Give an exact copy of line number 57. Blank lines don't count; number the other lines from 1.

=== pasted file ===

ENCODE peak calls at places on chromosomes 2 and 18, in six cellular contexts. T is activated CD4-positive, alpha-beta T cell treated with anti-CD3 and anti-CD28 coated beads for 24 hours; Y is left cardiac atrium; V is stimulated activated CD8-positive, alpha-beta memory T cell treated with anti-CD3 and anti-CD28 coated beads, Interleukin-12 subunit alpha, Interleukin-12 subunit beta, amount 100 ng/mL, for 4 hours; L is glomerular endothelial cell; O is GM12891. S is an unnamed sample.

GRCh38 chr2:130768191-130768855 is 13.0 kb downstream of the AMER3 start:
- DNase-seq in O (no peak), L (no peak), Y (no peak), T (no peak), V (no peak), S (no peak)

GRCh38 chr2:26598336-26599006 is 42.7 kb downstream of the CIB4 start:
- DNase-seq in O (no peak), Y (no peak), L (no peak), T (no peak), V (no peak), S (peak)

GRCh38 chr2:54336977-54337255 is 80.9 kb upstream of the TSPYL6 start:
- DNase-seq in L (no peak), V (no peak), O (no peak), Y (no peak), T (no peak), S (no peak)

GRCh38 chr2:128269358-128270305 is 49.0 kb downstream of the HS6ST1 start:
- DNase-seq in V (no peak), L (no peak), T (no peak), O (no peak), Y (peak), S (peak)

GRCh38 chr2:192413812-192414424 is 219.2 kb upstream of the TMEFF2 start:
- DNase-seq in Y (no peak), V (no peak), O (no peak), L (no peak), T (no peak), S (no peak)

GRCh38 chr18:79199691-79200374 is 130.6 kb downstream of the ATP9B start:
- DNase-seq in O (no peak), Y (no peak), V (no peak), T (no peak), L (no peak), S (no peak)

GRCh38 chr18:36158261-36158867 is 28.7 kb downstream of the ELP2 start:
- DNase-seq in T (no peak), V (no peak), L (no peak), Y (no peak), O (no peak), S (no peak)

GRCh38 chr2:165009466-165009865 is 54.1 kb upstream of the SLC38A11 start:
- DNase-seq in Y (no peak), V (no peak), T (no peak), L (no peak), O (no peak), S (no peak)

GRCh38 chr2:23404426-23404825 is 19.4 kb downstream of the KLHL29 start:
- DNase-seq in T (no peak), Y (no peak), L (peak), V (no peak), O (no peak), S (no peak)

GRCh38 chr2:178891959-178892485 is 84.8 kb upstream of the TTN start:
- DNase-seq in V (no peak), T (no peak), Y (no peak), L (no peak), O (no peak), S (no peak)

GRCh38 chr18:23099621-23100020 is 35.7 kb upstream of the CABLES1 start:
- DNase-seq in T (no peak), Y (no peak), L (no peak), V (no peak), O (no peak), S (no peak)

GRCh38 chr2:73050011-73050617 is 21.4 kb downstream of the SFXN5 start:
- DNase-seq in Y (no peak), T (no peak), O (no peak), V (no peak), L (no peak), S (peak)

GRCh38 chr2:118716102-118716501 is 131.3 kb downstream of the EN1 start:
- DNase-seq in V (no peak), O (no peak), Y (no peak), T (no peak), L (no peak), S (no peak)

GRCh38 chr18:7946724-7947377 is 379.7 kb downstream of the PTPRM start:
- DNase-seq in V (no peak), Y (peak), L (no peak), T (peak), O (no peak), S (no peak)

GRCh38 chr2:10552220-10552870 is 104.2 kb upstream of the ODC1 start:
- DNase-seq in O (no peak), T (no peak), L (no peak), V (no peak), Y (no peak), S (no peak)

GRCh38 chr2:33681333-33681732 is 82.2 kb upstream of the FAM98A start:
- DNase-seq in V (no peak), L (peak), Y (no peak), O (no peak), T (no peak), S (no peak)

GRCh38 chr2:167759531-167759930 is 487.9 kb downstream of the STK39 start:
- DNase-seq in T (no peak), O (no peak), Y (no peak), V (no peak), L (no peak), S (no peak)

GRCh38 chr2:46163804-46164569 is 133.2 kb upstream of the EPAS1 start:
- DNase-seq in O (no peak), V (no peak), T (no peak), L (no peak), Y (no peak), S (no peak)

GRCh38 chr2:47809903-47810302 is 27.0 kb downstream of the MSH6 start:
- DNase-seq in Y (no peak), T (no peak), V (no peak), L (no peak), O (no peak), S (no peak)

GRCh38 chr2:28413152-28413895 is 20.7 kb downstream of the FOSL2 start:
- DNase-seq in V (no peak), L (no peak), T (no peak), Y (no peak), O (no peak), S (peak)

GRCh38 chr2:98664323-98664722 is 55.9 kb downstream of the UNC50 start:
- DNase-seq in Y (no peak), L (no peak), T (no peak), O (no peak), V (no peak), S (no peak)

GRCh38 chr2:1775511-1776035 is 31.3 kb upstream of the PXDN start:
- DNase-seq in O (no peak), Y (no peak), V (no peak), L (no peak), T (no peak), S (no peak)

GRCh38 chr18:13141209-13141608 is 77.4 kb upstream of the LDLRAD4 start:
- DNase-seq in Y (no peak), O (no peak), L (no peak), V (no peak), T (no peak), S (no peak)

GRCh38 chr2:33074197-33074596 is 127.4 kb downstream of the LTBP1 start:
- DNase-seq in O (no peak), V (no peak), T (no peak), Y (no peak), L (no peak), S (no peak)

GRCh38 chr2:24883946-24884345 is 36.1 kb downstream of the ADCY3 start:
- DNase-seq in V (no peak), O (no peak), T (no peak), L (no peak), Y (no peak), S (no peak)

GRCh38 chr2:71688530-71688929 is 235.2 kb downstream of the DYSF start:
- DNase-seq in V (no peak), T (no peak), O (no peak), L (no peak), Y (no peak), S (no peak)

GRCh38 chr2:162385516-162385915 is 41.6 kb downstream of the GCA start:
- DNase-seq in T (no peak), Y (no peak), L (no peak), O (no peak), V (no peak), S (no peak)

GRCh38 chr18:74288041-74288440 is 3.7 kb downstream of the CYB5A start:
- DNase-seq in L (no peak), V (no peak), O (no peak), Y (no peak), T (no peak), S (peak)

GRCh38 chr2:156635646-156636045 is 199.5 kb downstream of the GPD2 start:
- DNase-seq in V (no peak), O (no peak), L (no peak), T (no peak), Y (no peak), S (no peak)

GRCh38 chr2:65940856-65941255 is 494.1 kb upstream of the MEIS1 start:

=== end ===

- DNase-seq in L (no peak), V (no peak), O (no peak), Y (no peak), T (no peak), S (peak)